Chicago Cubs have excelled on depth-type moves in recent years

(Photo by Leon Halip/Getty Images)
(Photo by Leon Halip/Getty Images) /

Early this offseason, the name of the game for the Chicago Cubs is abundantly clear – shore up the existing roster with further depth and versatility.

Suffice to say, the two moves made this week by the Chicago Cubs probably aren’t what fans thought of when they looked ahead to this offseason. After all, you’ve got a free agent class headlined by the likes of Bryce Harper, Manny Machado and Craig Kimbrel.

Yet, here we are sitting here talking about a light-hitting utility infielder and a left-handed reliever who has never put it together at the big league level. Good times on Cubs Twitter, let me tell you.

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But if everyone can take a minute to step back from the ledge (and seriously, you need to take a deep breath and move away from taking the proverbial leap). It’s precisely these types of moves Theo Epstein and Jed Hoyer have made so well in recent years.

Cubs missing on big-time deals

We, as a fanbase, are obviously more focused on the big-time signings and trades. And, if you look at the Cubs’ recent track record, it’s a pretty depressing picture. Epstein completely whiffed (at least in the short-term) on last year’s two (arguably three) biggest acquisitions.

Yu Darvish made eight very poor outings and did not pitch again after May. It made for an inauspicious start to the right-hander’s six-year deal, to say the least. His rotation mate, Tyler Chatwood, the Cubs’ first big signing last winter, led all of Major League Baseball in walks – despite losing his rotation spot for the last month-plus of the season.

The one ‘mixed bag’ big-name signing from last offseason? Brandon Morrow. When he was healthy, he was absolutely dominant. But he didn’t pitch in the second half, leaving a tremendous hole in an already thin Cubs pen.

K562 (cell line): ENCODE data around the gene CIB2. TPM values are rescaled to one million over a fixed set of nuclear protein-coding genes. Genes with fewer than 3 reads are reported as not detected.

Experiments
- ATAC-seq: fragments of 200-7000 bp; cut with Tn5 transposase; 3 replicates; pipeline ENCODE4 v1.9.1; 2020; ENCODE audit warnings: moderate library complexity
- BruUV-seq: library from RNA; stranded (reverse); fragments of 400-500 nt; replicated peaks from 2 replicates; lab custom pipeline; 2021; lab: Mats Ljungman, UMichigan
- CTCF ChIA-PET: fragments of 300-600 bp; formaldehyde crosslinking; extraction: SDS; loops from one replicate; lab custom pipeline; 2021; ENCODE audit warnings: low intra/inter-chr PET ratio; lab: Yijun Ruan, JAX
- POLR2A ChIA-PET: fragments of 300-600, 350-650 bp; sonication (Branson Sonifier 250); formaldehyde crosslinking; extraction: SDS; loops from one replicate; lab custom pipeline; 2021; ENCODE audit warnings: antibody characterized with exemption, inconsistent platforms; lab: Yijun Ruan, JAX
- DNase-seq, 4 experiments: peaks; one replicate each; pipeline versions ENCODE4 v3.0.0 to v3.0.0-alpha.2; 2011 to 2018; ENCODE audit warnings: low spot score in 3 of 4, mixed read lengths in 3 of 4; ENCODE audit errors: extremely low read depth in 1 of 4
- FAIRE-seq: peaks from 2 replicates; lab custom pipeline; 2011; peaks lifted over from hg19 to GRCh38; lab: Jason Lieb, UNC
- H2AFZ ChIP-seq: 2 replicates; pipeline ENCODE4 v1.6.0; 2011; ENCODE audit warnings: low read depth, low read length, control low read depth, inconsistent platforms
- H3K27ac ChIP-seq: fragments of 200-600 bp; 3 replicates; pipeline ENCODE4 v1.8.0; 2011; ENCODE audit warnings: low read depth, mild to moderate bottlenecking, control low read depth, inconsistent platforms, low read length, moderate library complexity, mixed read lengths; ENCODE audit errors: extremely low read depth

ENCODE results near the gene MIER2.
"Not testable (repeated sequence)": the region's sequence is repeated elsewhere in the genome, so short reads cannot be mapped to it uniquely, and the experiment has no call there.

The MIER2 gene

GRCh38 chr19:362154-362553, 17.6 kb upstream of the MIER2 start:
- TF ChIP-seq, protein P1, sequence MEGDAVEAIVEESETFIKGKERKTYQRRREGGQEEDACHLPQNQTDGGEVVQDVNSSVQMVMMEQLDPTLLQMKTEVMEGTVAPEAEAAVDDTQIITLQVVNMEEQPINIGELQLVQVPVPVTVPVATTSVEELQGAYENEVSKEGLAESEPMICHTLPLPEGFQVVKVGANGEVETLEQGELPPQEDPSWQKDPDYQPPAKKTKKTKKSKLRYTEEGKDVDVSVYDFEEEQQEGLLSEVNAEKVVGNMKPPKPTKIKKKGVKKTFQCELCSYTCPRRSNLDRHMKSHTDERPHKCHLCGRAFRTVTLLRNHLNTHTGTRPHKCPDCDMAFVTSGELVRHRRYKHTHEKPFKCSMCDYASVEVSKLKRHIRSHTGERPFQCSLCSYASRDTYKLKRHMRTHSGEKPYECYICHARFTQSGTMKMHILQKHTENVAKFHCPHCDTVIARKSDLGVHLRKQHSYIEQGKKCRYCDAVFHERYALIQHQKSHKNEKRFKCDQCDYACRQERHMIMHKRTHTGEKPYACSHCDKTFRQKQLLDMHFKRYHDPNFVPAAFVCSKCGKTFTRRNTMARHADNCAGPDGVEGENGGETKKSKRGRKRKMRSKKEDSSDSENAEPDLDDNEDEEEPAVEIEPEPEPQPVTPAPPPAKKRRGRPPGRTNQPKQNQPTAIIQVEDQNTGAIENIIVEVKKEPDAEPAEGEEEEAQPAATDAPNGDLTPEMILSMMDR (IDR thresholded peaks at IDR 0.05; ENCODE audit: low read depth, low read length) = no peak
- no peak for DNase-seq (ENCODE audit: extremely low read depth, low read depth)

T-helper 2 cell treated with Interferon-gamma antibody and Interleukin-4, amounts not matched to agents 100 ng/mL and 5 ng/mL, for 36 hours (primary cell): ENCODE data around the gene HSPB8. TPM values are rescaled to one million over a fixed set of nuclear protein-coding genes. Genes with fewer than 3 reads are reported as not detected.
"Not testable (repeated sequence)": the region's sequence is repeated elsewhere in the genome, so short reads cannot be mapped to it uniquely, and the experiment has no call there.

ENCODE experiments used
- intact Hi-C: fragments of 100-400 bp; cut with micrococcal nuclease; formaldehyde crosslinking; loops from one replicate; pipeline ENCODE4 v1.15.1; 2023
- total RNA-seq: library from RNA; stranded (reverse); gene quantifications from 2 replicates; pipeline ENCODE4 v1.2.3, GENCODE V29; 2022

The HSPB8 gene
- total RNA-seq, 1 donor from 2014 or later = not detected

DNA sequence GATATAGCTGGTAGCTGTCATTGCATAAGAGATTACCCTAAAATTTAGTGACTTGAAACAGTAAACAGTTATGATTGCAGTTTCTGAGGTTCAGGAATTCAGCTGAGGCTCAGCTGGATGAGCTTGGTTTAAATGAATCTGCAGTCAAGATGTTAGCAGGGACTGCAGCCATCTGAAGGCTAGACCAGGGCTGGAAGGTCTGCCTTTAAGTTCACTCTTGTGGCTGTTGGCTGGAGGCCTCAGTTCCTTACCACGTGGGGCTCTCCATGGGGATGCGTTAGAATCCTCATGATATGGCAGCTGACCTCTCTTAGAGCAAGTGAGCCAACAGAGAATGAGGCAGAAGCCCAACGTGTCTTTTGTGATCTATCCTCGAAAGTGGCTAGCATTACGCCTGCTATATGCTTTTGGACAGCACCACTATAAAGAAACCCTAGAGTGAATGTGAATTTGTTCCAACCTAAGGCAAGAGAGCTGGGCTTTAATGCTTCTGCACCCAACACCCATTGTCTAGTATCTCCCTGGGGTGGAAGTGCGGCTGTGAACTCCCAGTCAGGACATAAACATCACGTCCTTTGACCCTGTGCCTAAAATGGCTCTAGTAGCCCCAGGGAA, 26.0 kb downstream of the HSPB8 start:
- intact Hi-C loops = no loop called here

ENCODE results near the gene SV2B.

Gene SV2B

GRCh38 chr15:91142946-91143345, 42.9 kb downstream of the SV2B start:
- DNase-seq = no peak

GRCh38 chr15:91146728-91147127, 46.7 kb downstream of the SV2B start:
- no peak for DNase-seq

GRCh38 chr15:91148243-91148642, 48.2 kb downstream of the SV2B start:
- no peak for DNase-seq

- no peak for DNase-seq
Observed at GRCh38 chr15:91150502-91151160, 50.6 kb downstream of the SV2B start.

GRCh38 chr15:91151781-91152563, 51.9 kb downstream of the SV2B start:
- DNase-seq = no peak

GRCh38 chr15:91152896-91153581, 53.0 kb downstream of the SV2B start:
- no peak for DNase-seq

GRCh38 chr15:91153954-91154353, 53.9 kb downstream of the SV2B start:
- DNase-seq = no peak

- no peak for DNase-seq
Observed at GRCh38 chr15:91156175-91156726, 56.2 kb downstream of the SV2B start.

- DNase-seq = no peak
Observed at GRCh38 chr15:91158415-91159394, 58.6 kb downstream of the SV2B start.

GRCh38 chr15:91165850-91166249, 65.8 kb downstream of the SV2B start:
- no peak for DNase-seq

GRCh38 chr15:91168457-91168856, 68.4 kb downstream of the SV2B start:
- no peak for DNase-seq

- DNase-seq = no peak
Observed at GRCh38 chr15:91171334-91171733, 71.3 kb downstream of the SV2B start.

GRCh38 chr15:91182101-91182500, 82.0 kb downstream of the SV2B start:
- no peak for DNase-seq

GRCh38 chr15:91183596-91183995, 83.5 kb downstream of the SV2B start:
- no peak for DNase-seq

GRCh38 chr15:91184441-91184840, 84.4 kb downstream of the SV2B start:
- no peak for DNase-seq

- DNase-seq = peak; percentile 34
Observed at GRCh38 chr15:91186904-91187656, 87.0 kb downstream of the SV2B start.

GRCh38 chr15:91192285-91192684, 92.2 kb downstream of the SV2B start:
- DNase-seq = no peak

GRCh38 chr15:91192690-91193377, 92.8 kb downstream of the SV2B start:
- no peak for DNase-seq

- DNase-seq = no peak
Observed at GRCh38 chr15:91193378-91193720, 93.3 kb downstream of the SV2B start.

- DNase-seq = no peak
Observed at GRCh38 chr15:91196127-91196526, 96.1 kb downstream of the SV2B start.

But if you can pivot off those headline-grabbing moves and focus on the middle and lower-tier signings of recent years, you see a lot more regular success.

Cubs solid on depth signings recently

Take, for example, Steve Cishek and Randy Rosario from a year ago. Cishek emerged as the Cubs’ fireman from start-to-finish, pitching in a variety of roles for manager Joe Maddon. Rosario stepped up and pitched well from the left side, helping shore up a pen weakened by the transition of Mike Montgomery to the starting rotation.

You also have the Brian Duensing and Jesse Chavez-type moves in the world. Don’t get me wrong, Duensing fell to pieces last year and there’s no denying that. But in 2017, the veteran southpaw pitched extremely well. But the mid-season addition of Chavez kept the Cubs afloat in the second half last year and there’s no way anyone can suggest otherwise.

Letting Chavez walk was undoubtedly the right call. dark. Next

So what I’m really saying here is, sure, Ronald Torreyes and Kyle Ryan aren’t the sexiest moves to make. But Epstein and Hoyer have hit their target more than they’ve missed in recent years, so I expect solid contributions from both these guys in 2019.